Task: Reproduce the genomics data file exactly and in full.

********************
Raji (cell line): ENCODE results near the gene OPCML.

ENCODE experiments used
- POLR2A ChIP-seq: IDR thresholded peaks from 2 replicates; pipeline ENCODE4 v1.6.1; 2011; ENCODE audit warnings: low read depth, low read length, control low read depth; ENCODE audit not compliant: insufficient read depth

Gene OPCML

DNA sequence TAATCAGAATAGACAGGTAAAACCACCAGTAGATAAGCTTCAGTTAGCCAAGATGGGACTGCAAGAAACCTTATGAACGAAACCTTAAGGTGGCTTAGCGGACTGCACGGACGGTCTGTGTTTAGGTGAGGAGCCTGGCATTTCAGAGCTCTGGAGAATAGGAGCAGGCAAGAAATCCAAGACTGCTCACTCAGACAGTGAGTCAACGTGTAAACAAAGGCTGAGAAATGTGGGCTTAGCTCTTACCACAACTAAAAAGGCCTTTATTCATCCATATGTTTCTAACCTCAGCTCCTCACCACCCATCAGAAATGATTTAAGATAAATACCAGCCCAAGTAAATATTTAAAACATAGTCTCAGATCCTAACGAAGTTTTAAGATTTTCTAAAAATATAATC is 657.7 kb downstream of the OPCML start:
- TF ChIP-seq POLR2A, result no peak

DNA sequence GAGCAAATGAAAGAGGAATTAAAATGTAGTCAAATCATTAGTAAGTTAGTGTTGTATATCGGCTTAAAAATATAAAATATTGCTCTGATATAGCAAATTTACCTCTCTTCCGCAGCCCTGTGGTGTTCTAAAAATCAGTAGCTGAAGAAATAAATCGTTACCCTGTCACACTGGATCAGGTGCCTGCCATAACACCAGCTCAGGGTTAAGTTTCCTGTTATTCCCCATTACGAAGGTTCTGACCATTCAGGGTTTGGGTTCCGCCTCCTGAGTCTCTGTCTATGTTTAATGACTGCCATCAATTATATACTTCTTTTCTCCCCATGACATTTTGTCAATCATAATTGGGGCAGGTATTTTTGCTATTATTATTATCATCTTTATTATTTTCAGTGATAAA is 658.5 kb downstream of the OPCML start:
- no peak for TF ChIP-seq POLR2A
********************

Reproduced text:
Raji (cell line): ENCODE results near the gene OPCML.

ENCODE experiments used
- POLR2A ChIP-seq: IDR thresholded peaks from 2 replicates; pipeline ENCODE4 v1.6.1; 2011; ENCODE audit warnings: low read depth, low read length, control low read depth; ENCODE audit not compliant: insufficient read depth

Gene OPCML

DNA sequence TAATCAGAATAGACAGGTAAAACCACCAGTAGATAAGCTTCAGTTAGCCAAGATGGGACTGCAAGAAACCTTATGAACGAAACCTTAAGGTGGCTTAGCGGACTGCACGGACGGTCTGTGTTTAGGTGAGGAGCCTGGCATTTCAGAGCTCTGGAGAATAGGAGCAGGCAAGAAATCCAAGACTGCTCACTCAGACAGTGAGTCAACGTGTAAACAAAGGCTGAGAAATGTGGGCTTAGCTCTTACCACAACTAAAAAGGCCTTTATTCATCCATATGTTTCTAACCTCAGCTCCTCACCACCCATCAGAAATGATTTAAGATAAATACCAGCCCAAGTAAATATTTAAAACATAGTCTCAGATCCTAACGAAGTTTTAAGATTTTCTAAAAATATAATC is 657.7 kb downstream of the OPCML start:
- TF ChIP-seq POLR2A, result no peak

DNA sequence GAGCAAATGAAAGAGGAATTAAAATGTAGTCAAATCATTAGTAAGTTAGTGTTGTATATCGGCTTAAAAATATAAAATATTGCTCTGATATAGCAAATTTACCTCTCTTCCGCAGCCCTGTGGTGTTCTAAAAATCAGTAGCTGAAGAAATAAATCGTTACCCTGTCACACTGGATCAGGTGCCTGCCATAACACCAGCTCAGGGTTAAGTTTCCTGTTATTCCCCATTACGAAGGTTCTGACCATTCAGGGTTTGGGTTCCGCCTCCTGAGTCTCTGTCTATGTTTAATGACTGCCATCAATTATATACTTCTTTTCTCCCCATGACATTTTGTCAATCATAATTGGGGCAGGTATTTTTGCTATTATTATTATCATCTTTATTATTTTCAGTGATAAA is 658.5 kb downstream of the OPCML start:
- no peak for TF ChIP-seq POLR2A